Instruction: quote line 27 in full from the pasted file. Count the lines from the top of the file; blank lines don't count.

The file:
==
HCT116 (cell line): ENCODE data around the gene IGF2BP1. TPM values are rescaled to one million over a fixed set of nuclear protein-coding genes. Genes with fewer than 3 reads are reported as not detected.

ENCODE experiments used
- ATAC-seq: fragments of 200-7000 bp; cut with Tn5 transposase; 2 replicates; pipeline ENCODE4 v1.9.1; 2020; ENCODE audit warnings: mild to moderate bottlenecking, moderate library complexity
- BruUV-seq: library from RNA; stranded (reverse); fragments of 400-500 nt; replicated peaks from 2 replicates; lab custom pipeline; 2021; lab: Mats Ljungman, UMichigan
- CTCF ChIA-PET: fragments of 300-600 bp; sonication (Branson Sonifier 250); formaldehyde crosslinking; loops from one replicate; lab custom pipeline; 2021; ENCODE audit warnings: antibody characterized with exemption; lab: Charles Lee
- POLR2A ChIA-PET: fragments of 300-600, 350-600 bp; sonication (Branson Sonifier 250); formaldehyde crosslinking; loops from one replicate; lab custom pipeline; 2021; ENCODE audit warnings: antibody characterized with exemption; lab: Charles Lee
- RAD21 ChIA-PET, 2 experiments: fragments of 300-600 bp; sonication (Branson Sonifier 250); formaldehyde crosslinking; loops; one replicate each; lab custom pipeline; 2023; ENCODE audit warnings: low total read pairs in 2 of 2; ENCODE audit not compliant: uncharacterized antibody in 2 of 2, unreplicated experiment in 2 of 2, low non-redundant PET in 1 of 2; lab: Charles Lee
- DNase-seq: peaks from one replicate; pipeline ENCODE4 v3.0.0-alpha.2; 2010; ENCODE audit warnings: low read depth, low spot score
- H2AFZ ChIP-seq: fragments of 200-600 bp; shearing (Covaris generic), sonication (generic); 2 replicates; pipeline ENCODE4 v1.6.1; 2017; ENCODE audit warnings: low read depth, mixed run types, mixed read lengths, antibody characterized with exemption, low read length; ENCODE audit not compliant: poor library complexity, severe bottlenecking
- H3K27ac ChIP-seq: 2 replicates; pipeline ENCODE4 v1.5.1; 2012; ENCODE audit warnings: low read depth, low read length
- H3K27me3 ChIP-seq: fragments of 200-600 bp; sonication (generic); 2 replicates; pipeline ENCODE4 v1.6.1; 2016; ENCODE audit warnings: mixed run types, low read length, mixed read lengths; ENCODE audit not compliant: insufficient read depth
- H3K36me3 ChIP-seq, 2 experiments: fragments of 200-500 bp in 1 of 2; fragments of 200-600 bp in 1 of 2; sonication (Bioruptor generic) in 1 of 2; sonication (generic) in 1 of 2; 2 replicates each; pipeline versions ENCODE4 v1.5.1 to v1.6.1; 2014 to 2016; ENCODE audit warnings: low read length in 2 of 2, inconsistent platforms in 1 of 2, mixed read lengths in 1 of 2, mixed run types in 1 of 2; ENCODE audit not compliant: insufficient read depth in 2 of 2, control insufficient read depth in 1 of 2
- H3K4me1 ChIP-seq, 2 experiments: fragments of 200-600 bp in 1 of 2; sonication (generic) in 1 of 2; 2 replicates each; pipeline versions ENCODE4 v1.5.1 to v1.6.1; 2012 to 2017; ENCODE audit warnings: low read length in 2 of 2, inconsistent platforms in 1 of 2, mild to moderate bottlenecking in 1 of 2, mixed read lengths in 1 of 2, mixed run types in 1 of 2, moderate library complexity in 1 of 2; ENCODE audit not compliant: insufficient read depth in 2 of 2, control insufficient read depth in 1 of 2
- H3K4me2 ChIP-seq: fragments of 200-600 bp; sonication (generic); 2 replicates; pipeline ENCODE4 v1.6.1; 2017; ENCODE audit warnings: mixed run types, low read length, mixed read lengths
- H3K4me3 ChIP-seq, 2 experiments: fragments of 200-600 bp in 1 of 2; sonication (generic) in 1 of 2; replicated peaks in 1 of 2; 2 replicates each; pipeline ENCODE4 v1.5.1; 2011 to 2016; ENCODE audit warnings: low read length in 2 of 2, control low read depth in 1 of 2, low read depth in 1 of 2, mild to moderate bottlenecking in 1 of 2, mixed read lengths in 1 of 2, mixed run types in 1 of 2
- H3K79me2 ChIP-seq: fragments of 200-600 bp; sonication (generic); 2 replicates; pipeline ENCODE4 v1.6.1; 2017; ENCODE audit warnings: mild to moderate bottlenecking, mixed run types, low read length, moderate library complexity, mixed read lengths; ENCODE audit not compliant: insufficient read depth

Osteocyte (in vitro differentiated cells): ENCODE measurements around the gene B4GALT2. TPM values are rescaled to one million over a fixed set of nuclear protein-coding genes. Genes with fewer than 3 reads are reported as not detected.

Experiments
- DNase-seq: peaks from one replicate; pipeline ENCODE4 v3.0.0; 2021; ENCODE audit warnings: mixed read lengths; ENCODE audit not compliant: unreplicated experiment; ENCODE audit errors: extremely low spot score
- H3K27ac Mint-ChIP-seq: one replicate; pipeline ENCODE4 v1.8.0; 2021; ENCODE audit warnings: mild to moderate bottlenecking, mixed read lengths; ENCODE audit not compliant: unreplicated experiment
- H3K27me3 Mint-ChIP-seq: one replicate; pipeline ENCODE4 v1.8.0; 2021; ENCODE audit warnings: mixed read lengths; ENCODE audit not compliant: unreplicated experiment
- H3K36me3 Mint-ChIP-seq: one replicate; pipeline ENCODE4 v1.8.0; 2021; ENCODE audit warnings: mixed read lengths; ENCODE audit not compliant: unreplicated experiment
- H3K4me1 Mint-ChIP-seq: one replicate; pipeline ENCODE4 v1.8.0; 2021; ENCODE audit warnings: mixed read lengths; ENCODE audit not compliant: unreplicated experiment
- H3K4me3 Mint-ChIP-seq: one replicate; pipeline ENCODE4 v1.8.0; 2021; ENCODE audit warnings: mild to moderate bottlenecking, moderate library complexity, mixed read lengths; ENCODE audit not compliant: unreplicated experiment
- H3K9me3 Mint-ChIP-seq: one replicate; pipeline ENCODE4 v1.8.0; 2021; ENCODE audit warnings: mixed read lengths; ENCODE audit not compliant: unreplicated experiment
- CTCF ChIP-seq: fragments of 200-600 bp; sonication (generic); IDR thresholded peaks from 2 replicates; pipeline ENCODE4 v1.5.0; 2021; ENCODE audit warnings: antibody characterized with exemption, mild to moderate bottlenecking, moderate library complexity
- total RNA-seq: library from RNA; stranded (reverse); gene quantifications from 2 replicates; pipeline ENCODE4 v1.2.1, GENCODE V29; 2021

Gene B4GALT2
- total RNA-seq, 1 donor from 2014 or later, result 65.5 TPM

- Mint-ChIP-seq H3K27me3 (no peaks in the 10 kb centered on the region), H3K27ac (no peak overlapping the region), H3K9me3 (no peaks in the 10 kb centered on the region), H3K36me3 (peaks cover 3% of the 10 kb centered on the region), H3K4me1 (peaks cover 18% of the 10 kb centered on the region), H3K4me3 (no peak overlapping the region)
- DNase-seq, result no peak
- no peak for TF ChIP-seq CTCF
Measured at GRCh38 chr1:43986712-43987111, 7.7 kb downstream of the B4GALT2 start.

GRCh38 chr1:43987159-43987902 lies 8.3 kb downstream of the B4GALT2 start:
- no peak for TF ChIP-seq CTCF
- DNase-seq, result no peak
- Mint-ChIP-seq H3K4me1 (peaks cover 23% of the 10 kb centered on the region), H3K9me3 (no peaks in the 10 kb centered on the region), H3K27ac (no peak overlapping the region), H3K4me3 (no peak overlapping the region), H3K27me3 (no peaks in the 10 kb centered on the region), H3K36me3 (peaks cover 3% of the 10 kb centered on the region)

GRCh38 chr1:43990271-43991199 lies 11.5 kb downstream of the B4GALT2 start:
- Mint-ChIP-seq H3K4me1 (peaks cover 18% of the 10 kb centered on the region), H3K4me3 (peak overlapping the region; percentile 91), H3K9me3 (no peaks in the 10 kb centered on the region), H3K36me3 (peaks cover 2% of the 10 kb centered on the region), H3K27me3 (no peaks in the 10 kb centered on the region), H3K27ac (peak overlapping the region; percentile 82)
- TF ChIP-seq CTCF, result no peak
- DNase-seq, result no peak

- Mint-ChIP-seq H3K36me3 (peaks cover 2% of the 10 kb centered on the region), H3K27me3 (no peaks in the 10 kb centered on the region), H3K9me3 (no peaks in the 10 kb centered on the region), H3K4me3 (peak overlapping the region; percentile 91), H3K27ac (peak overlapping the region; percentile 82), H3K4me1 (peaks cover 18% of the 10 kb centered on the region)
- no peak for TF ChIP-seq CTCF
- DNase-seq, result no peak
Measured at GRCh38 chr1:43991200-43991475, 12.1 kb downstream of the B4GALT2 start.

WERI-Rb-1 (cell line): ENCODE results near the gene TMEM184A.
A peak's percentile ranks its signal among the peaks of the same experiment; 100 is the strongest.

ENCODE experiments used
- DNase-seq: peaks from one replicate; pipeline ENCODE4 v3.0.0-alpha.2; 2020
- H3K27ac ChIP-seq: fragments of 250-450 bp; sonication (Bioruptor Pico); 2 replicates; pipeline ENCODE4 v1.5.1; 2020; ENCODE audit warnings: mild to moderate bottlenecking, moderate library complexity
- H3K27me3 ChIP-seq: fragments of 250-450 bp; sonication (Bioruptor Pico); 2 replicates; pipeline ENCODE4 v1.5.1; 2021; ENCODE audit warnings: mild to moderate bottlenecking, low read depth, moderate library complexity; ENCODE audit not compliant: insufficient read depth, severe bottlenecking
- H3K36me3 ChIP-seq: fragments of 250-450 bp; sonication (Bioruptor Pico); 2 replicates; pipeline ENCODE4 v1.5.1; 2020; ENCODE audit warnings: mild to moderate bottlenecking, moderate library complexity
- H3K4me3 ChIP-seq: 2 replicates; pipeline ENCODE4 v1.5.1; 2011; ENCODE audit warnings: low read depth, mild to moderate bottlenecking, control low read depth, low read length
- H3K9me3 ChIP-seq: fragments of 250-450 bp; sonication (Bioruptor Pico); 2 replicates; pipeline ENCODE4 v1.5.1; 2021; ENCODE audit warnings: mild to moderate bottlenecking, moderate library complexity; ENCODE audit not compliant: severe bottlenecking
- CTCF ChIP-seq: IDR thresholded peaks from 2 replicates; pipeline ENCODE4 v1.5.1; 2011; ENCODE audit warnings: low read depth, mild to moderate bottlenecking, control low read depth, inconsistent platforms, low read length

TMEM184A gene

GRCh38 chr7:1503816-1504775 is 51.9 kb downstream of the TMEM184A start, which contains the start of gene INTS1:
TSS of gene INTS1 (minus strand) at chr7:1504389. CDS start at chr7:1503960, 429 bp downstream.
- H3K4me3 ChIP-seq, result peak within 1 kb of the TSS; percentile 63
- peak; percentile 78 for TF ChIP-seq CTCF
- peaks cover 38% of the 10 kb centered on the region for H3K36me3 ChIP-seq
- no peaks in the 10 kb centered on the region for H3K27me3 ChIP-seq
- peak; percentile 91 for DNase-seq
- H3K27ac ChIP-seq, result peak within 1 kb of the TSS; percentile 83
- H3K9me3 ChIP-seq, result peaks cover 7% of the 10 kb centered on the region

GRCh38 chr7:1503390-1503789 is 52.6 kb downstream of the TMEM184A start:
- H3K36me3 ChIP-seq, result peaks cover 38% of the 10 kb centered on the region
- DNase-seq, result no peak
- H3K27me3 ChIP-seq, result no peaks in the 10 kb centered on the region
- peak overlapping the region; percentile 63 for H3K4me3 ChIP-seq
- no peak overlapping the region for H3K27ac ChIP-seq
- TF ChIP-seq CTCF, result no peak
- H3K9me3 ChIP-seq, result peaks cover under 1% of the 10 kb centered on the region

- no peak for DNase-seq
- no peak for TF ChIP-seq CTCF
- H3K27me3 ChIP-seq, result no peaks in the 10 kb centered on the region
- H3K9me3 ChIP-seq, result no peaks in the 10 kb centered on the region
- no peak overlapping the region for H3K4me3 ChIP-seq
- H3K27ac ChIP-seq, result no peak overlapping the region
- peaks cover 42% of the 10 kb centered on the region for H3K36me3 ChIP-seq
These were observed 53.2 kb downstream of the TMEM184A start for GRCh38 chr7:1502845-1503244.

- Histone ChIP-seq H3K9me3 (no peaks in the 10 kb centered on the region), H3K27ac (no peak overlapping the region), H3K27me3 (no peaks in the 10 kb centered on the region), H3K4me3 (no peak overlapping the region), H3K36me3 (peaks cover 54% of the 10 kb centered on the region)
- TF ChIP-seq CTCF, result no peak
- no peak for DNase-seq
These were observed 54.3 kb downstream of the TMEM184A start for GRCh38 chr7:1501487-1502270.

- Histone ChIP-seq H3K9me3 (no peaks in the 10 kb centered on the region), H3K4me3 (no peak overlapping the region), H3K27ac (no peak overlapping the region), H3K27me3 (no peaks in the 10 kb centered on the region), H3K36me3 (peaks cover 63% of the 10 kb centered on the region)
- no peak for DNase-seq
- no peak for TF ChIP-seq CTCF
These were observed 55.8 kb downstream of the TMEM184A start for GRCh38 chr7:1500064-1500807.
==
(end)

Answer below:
- total RNA-seq: library from RNA; stranded (reverse); gene quantifications from 2 replicates; pipeline ENCODE4 v1.2.1, GENCODE V29; 2021